First published in the Feb. 11 print issue of the Burbank Leader.
State Sen. Anthony Portantino introduced Senate Bill 357 Wednesday, a bill that would give doctors the discretion to report any conditions they believe will impair a patient’s ability to drive, by removing language that discriminates against specific conditions, including epilepsy.
“SB 357 protects drivers with epilepsy by improving the patient-physician relationship,” Portantino said in a statement. “It’s time to remove the discriminatory practice of mandatory reporting in California and allow individuals affected by epilepsy to seek the care they need without fear of losing their driving licenses.”
Epilepsy is the fourth-most common neurological disorder, affecting more than 3.4 million Americans and more than 425,000 Californians. A state law from 1957 discriminates against drivers with epilepsy and other conditions by requiring physicians to automatically report these drivers to the Department of Motor Vehicles.
“Based on an outdated law from 1957, California is one of the only states that still requires doctors to report all patients with epilepsy to the DMV, but research has shown that mandatory reporting requirements may lead people with epilepsy to withhold crucial information from their doctors, risking an increase in seizures, which can lead to injury and even death,” said Rebekkah Halliwell, executive director of the Epilepsy Foundation Los Angeles.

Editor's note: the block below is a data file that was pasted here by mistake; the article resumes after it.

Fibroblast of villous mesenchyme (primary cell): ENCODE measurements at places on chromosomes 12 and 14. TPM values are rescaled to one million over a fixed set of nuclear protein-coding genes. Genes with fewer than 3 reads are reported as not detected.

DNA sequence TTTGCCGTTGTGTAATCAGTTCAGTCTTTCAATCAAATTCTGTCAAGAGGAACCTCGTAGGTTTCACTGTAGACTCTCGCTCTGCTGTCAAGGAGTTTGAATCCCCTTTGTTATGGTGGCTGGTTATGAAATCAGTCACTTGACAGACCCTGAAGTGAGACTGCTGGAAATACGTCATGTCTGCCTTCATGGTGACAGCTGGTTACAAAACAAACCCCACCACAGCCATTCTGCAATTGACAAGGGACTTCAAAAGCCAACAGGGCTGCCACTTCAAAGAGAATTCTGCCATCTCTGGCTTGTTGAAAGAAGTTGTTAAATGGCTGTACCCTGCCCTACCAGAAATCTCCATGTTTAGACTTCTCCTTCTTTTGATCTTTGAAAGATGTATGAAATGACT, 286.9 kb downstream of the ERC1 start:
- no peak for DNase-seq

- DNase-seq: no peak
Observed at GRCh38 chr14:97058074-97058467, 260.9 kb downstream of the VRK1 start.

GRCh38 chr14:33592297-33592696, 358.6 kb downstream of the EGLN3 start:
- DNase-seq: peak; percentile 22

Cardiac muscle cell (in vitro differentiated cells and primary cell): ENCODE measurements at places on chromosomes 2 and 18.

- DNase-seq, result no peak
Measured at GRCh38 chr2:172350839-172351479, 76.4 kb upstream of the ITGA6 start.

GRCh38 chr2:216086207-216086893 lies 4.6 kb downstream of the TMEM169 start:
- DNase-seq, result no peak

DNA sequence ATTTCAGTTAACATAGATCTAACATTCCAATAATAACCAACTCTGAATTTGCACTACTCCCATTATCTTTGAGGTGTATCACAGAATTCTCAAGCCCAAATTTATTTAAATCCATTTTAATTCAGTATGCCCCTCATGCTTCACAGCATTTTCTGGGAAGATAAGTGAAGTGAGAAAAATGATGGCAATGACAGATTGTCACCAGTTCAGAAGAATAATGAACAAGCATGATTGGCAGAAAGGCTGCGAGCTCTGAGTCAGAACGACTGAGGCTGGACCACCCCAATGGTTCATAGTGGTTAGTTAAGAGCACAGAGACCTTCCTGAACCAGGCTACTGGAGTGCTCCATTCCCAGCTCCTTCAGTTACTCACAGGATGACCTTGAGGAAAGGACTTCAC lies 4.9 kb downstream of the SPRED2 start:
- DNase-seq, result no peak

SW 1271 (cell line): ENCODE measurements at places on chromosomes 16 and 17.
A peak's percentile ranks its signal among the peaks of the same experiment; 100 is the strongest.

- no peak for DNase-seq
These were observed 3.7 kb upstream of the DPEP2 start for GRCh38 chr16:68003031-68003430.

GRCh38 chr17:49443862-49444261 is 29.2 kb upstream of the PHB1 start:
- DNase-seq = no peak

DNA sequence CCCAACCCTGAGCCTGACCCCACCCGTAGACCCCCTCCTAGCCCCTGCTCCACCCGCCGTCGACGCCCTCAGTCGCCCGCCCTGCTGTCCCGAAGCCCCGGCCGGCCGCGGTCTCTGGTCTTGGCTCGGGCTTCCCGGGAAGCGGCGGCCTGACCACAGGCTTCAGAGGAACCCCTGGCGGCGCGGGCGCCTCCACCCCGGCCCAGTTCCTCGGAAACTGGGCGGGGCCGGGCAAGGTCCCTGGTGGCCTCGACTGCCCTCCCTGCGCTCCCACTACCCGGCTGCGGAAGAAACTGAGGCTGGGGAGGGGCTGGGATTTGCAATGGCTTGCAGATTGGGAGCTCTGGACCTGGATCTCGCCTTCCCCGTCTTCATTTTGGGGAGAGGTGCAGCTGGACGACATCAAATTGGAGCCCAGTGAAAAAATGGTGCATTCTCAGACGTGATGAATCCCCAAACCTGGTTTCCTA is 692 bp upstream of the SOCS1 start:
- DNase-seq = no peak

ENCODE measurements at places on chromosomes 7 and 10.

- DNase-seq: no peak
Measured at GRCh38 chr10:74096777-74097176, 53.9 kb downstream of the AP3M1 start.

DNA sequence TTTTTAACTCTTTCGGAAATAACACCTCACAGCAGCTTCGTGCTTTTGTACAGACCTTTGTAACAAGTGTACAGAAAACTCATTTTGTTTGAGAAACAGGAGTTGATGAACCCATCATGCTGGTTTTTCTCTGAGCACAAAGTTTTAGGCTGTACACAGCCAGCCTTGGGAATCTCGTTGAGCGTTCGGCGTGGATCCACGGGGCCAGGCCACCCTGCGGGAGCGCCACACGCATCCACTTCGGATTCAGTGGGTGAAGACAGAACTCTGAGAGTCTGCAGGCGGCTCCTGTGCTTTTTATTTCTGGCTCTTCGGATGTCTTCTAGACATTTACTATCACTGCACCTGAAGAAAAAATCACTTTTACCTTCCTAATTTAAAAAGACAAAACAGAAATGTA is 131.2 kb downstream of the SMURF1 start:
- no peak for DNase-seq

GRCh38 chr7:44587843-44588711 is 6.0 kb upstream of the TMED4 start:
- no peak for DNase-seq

“By removing mandatory reporting while still allowing doctors to identify any patient they believe might not be able to drive safely, Sen. Portantino’s bill protects the doctor-patient relationship, improves access to care for people with epilepsy and ends decades of discrimination against the more than 425,000 Californians living with epilepsy,” said Halliwell.
Research has shown that these requirements often result in patients withholding crucial information from their physicians and not seeking the care they need, out of fear of losing their right to drive. When a person with epilepsy withholds such critical information from their doctor, they jeopardize their access to appropriate care, risking an increase of seizure activity or even a loss of seizure control.
SB 357 will:
• Give doctors the discretion to report any conditions they believe will impair a patient’s ability to drive, by removing language that discriminates against specific conditions, including epilepsy;
• Allow but not require doctors to make such reports; and
• Protect the doctor-patient relationship by providing immunity for physicians for either reporting or not reporting patients.
“People living with epilepsy should be able to seek care from their doctors without fear of losing their driver’s licenses,” said Halliwell.